- Philippine President Rodrigo Duterte's Beijing-friendly postures have not tamed China's assertiveness in the South China Sea, said Peaches Lauren Vergara of Amador Research Services.
- The next Philippine leader, who will be elected in May 2022, should be bolder in challenging Beijing, Vergara wrote in a report published by the Asia Society Policy Institute.
- The Philippines cannot resolve the South China Sea dispute on its own, said think thank International Crisis Group.
- The country should push for a "code of conduct" between Southeast Asian countries and China to manage maritime tensions, the think tank said.
More than five years on, Philippine President Rodrigo Duterte's Beijing-friendly postures have not tamed China's assertiveness in the disputed South China Sea — and the next Philippine leader should be bolder in challenging Beijing, said a political and risk analyst.
The Philippines will hold general elections to vote for a new president in May as Duterte's six-year term comes to an end. Duterte has sought closer ties with Beijing and declared that he was willing to set aside his country's territorial contest with China in the South China Sea.
China and its Southeast Asian neighbors including the Philippines have been embroiled in territorial disputes in the South China Sea for decades.
China claims almost the entire waterway. In the last few years, China built artificial islands in the sea, while Chinese fishing fleets and maritime militia vessels swarmed areas internationally recognized as belonging to other countries.
"The most favorable scenario for the Philippines would be a change in the mindset of the elected leader in May 2022," said Peaches Lauren Vergara, head of the strategic intelligence practice at Amador Research Services, a research and advisory firm.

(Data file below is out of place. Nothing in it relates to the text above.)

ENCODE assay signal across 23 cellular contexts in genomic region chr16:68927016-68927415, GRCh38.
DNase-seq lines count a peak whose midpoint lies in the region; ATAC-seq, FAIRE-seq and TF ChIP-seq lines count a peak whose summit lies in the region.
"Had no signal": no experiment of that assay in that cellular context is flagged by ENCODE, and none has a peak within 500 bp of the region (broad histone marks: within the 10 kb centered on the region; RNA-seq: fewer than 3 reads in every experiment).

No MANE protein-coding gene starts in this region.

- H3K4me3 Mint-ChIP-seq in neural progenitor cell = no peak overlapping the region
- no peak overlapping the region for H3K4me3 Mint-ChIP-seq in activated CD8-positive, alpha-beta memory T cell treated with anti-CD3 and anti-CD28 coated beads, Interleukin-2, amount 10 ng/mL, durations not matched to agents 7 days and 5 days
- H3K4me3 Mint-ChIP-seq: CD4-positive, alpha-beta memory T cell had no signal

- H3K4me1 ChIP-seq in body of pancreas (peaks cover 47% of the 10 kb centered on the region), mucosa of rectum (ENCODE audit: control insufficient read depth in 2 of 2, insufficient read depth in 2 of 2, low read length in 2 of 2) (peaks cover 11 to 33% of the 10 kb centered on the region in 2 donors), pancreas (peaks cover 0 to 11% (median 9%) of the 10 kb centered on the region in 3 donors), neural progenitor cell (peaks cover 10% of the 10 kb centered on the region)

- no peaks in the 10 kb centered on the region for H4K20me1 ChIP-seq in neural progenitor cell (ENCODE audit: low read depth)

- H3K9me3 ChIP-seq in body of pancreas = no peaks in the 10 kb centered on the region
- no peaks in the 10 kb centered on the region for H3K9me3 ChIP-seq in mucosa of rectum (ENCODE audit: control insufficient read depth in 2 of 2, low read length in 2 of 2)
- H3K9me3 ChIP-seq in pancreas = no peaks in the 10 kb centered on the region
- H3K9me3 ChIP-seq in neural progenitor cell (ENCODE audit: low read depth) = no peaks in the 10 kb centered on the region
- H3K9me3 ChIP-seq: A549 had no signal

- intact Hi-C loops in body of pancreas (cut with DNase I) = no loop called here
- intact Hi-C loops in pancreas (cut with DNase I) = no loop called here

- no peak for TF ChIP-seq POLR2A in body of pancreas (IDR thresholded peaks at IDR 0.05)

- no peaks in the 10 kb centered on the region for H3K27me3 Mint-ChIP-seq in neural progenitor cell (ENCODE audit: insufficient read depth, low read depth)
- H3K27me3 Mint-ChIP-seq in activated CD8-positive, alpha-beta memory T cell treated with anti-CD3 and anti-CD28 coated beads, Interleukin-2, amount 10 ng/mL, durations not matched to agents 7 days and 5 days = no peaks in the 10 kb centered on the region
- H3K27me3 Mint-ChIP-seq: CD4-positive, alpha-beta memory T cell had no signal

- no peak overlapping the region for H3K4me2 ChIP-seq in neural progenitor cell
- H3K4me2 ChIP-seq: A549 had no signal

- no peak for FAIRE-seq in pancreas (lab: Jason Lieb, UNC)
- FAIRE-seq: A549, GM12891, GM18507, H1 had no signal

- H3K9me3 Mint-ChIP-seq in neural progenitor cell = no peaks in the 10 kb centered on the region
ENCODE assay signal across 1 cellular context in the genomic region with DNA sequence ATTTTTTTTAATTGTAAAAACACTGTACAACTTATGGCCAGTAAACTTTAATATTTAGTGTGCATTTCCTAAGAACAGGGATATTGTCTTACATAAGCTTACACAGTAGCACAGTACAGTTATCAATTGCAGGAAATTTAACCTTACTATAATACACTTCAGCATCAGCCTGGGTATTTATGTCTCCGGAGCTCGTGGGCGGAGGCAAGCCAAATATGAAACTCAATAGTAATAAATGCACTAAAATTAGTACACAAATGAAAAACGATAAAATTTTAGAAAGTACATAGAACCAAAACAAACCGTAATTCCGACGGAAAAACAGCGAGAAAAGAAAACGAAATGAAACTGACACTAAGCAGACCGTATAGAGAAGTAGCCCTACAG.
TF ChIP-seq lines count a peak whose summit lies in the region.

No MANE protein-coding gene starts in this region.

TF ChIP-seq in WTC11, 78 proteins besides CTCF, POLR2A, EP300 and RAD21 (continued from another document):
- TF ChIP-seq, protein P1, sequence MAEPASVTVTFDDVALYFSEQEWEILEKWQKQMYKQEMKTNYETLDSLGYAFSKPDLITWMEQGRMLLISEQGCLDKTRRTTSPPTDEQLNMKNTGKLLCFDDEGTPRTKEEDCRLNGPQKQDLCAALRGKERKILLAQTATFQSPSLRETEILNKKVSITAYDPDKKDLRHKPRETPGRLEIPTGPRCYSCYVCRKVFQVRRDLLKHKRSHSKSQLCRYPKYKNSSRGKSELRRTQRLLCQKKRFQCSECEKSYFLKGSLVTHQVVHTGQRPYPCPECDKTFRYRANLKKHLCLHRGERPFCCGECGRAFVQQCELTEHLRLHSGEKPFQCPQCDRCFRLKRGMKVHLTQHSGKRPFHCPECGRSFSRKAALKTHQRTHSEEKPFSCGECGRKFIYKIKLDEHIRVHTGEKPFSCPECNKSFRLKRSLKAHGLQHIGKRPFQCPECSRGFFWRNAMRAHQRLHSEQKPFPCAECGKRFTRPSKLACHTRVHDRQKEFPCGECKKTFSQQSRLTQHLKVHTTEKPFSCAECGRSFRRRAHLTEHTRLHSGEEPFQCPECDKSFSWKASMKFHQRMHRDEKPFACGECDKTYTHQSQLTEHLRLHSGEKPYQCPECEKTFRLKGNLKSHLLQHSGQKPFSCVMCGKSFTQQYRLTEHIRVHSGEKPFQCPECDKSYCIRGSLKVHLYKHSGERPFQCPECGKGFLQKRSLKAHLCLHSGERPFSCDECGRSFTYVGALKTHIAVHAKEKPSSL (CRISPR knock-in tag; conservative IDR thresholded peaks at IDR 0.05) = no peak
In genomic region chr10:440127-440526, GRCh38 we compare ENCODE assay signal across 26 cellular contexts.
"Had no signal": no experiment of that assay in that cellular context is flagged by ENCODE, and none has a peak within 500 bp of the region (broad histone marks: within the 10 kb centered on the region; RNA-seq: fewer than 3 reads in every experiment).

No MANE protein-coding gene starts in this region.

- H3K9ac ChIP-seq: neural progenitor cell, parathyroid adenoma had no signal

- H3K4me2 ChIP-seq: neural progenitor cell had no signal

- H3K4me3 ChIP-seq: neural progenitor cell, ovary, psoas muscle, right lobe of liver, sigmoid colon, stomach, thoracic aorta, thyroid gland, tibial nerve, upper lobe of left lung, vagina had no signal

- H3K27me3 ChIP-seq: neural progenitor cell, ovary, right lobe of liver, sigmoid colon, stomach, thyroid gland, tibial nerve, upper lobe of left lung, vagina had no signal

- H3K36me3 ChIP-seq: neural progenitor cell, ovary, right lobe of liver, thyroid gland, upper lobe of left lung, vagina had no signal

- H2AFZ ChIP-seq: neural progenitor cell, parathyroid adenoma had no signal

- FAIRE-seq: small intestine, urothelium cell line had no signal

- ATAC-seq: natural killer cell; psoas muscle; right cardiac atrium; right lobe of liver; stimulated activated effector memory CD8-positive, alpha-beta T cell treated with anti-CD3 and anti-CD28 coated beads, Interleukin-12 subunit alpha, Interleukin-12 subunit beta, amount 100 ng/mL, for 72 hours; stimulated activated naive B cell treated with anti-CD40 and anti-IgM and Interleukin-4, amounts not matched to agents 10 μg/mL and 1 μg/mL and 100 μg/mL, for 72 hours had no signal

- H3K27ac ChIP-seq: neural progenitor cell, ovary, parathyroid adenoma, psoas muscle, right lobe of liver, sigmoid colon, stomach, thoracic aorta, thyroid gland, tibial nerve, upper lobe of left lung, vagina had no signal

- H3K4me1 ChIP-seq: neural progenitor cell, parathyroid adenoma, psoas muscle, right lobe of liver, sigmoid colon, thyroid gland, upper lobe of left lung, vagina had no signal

The next Philippine president should steer away from "the defeatist attitude displayed by the current leadership," and more firmly challenge China's claims, Vergara wrote in a December report published by the Asia Society Policy Institute.
CNBC has reached out to the Philippines' Department of Foreign Affairs, as well as the Chinese embassies in Singapore and the Philippines, for comment on the report. None have replied at the time of publication.
The Philippines was handed a victory in 2016 when an international tribunal in the Hague dismissed China's claims in the South China Sea, which contains the world's busiest shipping lanes. The judges ruled that specific portion of the sea claimed by both countries belonged to the Philippines alone.
China rejected the ruling. Duterte downplayed the ruling in hopes of gaining economic concessions from Beijing and said the Philippines is no match against China in a confrontation.
With just months left in Duterte's presidential term, China's promised infrastructure investments to the Philippines have fallen short of expectations, while tensions between Manila and Beijing are rising again in the South China Sea, according to a December report by think tank International Crisis Group.
"Many in the Philippines are increasingly sceptical of rapprochement with China if it entails giving up claims to various disputed maritime features," read the report.